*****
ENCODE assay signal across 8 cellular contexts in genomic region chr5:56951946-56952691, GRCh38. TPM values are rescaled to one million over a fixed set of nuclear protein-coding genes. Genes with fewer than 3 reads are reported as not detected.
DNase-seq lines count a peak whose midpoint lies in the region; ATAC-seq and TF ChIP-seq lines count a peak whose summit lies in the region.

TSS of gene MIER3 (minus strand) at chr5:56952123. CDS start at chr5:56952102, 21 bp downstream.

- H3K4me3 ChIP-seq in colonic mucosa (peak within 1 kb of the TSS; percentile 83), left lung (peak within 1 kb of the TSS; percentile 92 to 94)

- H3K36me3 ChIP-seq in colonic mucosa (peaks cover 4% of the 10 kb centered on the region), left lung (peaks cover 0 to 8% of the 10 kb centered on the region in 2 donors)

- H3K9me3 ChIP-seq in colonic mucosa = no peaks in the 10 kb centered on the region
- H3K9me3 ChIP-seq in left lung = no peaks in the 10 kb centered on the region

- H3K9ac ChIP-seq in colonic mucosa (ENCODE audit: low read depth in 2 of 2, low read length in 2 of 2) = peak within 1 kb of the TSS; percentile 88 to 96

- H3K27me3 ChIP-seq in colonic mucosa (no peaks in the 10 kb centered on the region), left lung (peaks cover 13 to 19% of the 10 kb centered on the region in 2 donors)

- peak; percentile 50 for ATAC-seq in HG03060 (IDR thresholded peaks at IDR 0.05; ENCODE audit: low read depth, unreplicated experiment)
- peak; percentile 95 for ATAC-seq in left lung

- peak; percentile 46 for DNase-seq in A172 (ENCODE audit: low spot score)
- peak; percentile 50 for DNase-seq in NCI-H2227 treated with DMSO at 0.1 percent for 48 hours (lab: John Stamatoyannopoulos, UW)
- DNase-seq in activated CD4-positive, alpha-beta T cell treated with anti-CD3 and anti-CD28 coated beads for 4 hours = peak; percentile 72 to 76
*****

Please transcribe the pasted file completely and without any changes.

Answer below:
ENCODE assay signal across 8 cellular contexts in genomic region chr5:56951946-56952691, GRCh38. TPM values are rescaled to one million over a fixed set of nuclear protein-coding genes. Genes with fewer than 3 reads are reported as not detected.
DNase-seq lines count a peak whose midpoint lies in the region; ATAC-seq and TF ChIP-seq lines count a peak whose summit lies in the region.

TSS of gene MIER3 (minus strand) at chr5:56952123. CDS start at chr5:56952102, 21 bp downstream.

- H3K4me3 ChIP-seq in colonic mucosa (peak within 1 kb of the TSS; percentile 83), left lung (peak within 1 kb of the TSS; percentile 92 to 94)

- H3K36me3 ChIP-seq in colonic mucosa (peaks cover 4% of the 10 kb centered on the region), left lung (peaks cover 0 to 8% of the 10 kb centered on the region in 2 donors)

- H3K9me3 ChIP-seq in colonic mucosa = no peaks in the 10 kb centered on the region
- H3K9me3 ChIP-seq in left lung = no peaks in the 10 kb centered on the region

- H3K9ac ChIP-seq in colonic mucosa (ENCODE audit: low read depth in 2 of 2, low read length in 2 of 2) = peak within 1 kb of the TSS; percentile 88 to 96

- H3K27me3 ChIP-seq in colonic mucosa (no peaks in the 10 kb centered on the region), left lung (peaks cover 13 to 19% of the 10 kb centered on the region in 2 donors)

- peak; percentile 50 for ATAC-seq in HG03060 (IDR thresholded peaks at IDR 0.05; ENCODE audit: low read depth, unreplicated experiment)
- peak; percentile 95 for ATAC-seq in left lung

- peak; percentile 46 for DNase-seq in A172 (ENCODE audit: low spot score)
- peak; percentile 50 for DNase-seq in NCI-H2227 treated with DMSO at 0.1 percent for 48 hours (lab: John Stamatoyannopoulos, UW)
- DNase-seq in activated CD4-positive, alpha-beta T cell treated with anti-CD3 and anti-CD28 coated beads for 4 hours = peak; percentile 72 to 76